Poem in Which Go I

There but for the conciliatory haze of fiction go I.
There but for the crazy kindness of strangers 
go our crises of identity. There
but for the salt wind off the sea
goes the gold-drenched memory of 1992’s
family holiday. There but for the graze of fog go we.

There but for the winnowing of Yahweh
go so many of our quaintest folk-statuettes. There
but for the faintest sense of justice
goes the conciliatory haze of fiction. There but for the
uncomfortable persistence of humanity
goes the neighbourhood.

There but for the harrowing frequency of laundry-days
goes the grace of god. There but for the slough of despond
goes our Christian. There but for one specific curtain of
palm-fronds goes the amber clarity of our faith.

There but for the goes of going walks our lord. There
but for the gauze of saying so goes all.

Joey Connolly

Poem in Which 2003 Called

The year of our lord 2001 called, it wants its
catastrophic obsessions back. And the ancient Greeks,
they called, they want their queer monopoly

on hubris back, the sense of a graceful
decline. Yes, the lords of the arena called,
they want their two main types of roar returned.

The bargain bins at Lidl called
for the awful cut of that
herringbone skirt. Oil called. It wants its

mystique back, its greasy rainbows
and its incredible profusion. Certain memories
of France called, they want back their faces,

angling and happy and dismissed. Ribs called. They want
their baby back, as do we all. Memory in general also
is being demanding, pointing to some lumpen object

on a platter, covered by a handkerchief.
And all of your pillows called, they want
last summer back, the dry heat

peeling luxuriously away
from ordinary walls in the fine triple-filtered density
of the light. Last summer all over

again. The Iraq War also called, it needs
its riches. A consortium of bedside tables called.
They want their lipsalve and the keys.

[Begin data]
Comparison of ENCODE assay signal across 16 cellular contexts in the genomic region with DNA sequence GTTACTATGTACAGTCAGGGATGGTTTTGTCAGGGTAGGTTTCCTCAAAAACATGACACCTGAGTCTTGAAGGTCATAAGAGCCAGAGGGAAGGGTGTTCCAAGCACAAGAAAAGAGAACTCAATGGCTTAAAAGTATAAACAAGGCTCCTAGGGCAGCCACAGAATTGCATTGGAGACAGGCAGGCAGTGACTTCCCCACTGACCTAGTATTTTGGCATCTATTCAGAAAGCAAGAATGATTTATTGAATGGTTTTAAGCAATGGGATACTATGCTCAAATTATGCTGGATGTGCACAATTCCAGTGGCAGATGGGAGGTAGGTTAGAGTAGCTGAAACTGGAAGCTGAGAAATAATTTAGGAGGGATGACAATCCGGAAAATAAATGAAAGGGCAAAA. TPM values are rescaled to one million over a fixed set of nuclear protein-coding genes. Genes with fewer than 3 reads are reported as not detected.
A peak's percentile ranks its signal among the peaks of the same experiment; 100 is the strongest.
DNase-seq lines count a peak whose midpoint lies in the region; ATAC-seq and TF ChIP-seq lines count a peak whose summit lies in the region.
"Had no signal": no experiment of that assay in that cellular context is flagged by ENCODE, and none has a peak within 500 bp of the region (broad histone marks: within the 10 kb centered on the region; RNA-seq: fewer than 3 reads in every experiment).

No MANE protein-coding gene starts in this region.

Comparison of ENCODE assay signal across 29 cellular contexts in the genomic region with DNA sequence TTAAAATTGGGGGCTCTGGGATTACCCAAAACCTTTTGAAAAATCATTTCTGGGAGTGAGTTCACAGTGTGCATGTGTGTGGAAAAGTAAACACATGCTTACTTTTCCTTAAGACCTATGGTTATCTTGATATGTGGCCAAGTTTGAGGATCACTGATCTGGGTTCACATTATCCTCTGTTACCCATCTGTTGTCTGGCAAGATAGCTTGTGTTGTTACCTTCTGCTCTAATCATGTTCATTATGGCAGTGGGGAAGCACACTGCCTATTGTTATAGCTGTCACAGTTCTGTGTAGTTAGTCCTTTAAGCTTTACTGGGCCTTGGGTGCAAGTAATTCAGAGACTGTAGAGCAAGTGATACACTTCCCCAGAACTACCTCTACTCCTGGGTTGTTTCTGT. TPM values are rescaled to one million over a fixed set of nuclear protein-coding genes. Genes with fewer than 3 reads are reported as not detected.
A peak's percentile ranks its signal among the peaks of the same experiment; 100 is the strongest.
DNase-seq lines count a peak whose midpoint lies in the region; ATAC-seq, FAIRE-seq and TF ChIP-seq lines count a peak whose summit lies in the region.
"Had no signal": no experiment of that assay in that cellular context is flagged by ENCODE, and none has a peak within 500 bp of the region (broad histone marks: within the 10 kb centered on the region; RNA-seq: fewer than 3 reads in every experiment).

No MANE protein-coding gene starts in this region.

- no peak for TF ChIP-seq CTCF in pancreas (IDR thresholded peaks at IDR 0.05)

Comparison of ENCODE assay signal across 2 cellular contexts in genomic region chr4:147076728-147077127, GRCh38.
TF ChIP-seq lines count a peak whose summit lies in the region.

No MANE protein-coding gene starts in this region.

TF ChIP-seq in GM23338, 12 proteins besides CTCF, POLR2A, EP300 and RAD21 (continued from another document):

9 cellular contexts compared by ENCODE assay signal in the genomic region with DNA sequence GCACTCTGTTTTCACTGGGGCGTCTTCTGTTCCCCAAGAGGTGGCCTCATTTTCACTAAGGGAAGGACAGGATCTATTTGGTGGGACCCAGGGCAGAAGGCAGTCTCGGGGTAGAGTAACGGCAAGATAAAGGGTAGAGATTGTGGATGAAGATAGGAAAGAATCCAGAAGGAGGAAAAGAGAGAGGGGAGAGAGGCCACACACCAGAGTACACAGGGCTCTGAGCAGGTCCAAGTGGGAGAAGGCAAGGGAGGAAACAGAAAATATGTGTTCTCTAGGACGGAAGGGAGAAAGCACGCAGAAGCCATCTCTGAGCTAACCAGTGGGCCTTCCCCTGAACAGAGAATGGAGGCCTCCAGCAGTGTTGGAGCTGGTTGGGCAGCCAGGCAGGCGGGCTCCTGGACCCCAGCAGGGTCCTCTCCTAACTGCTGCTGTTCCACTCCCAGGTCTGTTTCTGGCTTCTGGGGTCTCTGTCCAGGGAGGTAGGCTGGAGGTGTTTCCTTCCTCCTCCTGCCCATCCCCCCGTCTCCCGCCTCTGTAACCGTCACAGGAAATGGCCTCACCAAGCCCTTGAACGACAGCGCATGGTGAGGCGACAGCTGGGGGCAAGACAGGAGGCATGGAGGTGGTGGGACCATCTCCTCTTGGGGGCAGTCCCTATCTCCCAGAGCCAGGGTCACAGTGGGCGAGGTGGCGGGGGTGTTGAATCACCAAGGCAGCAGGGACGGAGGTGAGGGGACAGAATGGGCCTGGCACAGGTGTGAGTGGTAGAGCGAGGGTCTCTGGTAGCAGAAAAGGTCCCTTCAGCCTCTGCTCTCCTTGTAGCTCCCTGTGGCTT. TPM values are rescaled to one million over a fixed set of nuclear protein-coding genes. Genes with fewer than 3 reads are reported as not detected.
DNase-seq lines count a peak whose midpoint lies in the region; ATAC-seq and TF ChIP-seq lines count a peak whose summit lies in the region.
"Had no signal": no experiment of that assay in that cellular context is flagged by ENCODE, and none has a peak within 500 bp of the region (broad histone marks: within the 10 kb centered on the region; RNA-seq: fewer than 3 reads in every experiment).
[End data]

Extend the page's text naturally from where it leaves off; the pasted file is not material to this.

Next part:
Your top ten most visited websites called,
demanding substantial childcare provisions.
Your mother called, also. Your second favourite song is called

‘I Want You Back’. The notion
of passing time is drawing your attention
to a certain sense of lack. We received a fax

from 1991, but couldn’t bear to face it.
Your sense of utter destitution
called. It wants your body back.

Joey Connolly

Chekhov’s Gun

From a train, she passes how all things pass, wrapped
in their instants, messy and simple as the as-yet unlooked-at

complication, under the sign for a rail-station named Marsden –
which is like the surname of a first love, from

before I understood, like now – standing alone,
the inscrutable woman, all cheekbones

and short hair, and red polkadots rapped onto their white,
her hand raised to rest – perhaps briefly – against her cheek. Life,

for Chekhov, is neither horrible, nor happy,
but strange-unique-fleeting-beautiful-awful, according to Gerhardie

in this book I was reading before I shot by and saw the lee
of the sign for Marsden. And for me, also – and for me.

Joey Connolly

Coming soon in Poems in Which Issue 4

The editors are delighted to announce the contributors for Issue 4:

Lutz Seiler translated by Alexander Booth

Melissa Lee-Houghton

Mark Waldron

Abigail Parry

Emma Hammond

Bobby Parker

Anat Zecharia translated by Irit Sela

Josephine Corcoran

Dollie Stephan

Samuel Prince

Francine Elena

Nicola Gledhill

Fiona Moore

Paul Stephenson

John Canfield

Alexander Speaker

Martha Sprackland

Eireann Lorsung

Joey Connolly

Anna Selby

Sarah Wedderburn

Karl Smith

Giles Goodland

and new artwork from Sophie Gainsley